Videogames often ask a simple question: left or right? Whether that choice comes in the form of a dungeon text adventure or is couched in the more complex dialogue of a modern RPG, picking your path is a central tenet of a medium that thrives on agency.
That’s perhaps why a traditionally analogue hobby translates so well to the digital realm in Tracks. This is a game that takes the eternal childhood pastime of linking together chunks of wooden railway and turns it into an intuitive building game – one in which you never, ever run out of pieces. Does the track go left next, or right?
“Everyone comments on the wood and how nice it looks,” game director Tom Malinowski tells us. “That’s Unreal Engine 4. Unreal makes everything look nicer.”
Tracks plays in a way that’ll be familiar if you’ve ever constructed a ride for the thrillseekers of Planet Coaster as it puts you at the business edge of a toy railway under construction. It’s your job to plonk down one piece of track after another, like the villainous penguin in Wallace and Gromit, slapping down the railway just before the train travels over it.
Playing with toys
What’s lovely about it, though, is that you need not have played Planet Coaster or anything similar – so intuitive is the process of laying the rails. Not only does Tracks appeal to the childhood part of your brain, it appeals to actual children.
“They can just keep clicking the mouse button and things will happen,” Malinowski says. “That was a big focus because a lot of kids play it.”
The direction of the next piece of track is defined by the position of your mouse, while its height can be changed with a scroll of the mouse wheel. A junction is created automatically whenever your path inevitably dissects an existing line.
“It’s complicated under the hood but really simple to use,” Malinowski says. “Although all the automatic junction stuff gets more complicated with every piece of track I add. At some point I might have to rethink it, but so far it’s really easy to just build.”
A sense of scale
There’s another layer to the nostalgic fantasy Tracks offers – press ‘T’ and you can drive the train. Down in that tiny cab, you can appreciate the deep, wooden grooves that keep the locomotive on its path. Look directly at the train’s whistle and you can click to pull it, watching the musical notes that emerge from it like bubbles.
A natural rhythm forms in which you build, test, tweak, and then test again. But it’s been tricky to ensure Tracks works at both of these scales, simultaneously a builder and third-person model train driving sim.
There’s another layer to the nostalgic fantasy Tracks offers - press ‘T’ and you can drive the train
“Lots of the models have to be more detailed than they would have been otherwise,” Malinowski says. “If it was just a builder, I could make it quite basic. But when you get inside the train the buildings are massive and really close.”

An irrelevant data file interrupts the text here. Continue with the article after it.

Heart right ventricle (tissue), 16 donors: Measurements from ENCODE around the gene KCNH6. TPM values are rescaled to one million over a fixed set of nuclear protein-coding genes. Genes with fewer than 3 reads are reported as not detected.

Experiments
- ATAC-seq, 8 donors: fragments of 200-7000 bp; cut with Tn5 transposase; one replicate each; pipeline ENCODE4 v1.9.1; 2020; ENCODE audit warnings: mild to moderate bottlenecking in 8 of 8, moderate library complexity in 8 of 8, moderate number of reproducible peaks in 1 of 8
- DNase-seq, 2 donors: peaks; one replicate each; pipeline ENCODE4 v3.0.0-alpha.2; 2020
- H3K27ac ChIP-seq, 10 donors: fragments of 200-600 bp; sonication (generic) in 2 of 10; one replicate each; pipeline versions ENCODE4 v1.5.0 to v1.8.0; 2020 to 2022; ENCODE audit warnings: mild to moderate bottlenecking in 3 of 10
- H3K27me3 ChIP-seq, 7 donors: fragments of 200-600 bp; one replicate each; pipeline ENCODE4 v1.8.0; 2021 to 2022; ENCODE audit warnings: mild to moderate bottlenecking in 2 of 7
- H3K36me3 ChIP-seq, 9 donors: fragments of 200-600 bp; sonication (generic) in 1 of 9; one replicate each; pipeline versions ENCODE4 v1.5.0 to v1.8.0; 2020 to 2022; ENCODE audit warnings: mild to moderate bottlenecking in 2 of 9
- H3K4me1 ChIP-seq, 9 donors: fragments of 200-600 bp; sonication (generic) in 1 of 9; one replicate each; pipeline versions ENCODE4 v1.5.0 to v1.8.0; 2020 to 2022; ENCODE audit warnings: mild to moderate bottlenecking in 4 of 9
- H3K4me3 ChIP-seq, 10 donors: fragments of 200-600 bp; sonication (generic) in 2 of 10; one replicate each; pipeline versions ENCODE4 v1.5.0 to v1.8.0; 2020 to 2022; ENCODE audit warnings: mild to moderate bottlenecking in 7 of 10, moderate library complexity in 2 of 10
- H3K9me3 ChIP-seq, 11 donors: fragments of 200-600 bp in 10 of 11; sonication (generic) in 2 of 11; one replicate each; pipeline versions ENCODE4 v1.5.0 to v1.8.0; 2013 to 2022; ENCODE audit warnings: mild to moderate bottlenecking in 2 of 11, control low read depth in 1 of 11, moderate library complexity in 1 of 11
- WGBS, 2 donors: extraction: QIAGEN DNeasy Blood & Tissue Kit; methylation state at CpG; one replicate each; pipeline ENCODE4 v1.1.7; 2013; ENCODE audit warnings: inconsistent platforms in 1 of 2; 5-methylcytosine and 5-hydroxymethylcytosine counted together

Tracks has a sizeable selection of buildings – the result of Malinowski’s Pinterest hunts for photos of antique toys. Place a railside bakery next to your track and you can get close enough to see the chipped paintwork.
“The first version I had of these houses were damaged quite a bit,” Malinowski says. “I asked the artist to make them that way, but when I put them in the game they were so massive they looked really scary. You just had alleyways of damaged houses.”
While Tracks was first built for a game jam with a theme of coziness, these buildings came across more like a Stalingrad siege level in Call of Duty. Since then, however, their dilapidation has simply become a charming, surface-level texture blemish.
That hasn’t been the only challenge of scale – Malinowski has also worked hard to make Tracks feel small. The game director uses post-processing to create a depth-of-field effect known as ‘miniature faking’ – the same technique that gives Cities Skylines its distinctive look. It works by sharpening the subject of the image while blurring the periphery in the style of close-up photography, and is enough to trick your brain into processing the scene as small scale – despite a lack of context.
It’s testament to the success of the tricks and toil behind Tracks that none of that rises to the top while you play it. Instead, it feels like Christmas morning. The pure joy of toy trains.
“People play it and understand,” Malinowski says. “They just instantly get happy, reminiscing. They say, ‘Oh, it’d be nice if you could do this thing’. And I say, ‘Oh, you can’.”
Tracks is available on Steam. Unreal Engine 4 development is now free.
In this sponsored series, we’re looking at how game developers are taking advantage of Unreal Engine 4 to create a new generation of PC games. With thanks to Epic Games and Whoop Group.